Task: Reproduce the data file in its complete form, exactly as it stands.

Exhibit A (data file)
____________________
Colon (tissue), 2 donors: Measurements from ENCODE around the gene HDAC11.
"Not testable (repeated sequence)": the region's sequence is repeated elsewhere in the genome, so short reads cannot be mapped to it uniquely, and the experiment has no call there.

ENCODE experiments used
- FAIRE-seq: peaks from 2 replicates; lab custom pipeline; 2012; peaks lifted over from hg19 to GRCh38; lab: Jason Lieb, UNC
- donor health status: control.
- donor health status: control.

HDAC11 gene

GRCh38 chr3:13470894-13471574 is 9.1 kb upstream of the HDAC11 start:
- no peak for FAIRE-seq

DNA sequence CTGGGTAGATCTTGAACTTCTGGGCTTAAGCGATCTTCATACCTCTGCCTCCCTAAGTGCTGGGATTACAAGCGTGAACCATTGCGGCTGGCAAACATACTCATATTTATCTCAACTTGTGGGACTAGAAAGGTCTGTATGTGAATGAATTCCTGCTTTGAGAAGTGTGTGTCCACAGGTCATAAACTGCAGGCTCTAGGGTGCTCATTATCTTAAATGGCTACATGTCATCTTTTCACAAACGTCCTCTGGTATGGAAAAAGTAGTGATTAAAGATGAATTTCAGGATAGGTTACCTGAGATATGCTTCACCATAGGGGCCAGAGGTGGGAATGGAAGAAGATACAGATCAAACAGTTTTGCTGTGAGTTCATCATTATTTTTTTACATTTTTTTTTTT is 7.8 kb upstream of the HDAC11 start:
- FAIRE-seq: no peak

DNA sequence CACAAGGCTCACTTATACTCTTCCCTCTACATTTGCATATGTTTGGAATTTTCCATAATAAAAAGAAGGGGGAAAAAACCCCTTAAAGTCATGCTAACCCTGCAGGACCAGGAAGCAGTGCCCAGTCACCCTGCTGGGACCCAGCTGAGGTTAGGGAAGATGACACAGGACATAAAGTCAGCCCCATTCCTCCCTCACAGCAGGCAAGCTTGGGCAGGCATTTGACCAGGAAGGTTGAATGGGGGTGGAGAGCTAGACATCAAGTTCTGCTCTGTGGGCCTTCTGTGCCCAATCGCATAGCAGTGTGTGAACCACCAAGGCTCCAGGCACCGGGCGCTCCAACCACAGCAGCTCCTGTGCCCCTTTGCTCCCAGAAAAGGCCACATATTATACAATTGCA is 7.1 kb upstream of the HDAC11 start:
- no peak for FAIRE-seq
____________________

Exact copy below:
Colon (tissue), 2 donors: Measurements from ENCODE around the gene HDAC11.
"Not testable (repeated sequence)": the region's sequence is repeated elsewhere in the genome, so short reads cannot be mapped to it uniquely, and the experiment has no call there.

ENCODE experiments used
- FAIRE-seq: peaks from 2 replicates; lab custom pipeline; 2012; peaks lifted over from hg19 to GRCh38; lab: Jason Lieb, UNC
- donor health status: control.
- donor health status: control.

HDAC11 gene

GRCh38 chr3:13470894-13471574 is 9.1 kb upstream of the HDAC11 start:
- no peak for FAIRE-seq

DNA sequence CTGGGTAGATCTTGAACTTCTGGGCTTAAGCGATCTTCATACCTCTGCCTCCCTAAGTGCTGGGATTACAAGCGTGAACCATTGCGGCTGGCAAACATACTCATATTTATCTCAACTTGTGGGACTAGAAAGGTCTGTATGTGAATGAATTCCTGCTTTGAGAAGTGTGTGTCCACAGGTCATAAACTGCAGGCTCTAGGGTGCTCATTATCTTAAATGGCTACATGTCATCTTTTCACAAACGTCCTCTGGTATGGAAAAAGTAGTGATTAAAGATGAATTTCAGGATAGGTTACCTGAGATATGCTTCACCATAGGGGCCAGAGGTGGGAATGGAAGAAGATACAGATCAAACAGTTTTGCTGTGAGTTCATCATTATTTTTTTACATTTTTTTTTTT is 7.8 kb upstream of the HDAC11 start:
- FAIRE-seq: no peak

DNA sequence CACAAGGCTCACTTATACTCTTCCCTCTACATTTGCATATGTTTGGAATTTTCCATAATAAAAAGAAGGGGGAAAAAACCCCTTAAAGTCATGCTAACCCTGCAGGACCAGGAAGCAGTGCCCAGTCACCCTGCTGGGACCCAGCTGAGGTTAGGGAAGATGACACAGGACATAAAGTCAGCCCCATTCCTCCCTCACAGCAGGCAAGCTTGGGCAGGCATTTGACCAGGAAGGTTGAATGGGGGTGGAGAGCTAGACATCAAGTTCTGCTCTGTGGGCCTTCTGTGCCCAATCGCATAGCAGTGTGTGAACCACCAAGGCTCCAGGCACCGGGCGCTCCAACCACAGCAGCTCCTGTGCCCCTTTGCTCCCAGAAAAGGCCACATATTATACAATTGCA is 7.1 kb upstream of the HDAC11 start:
- no peak for FAIRE-seq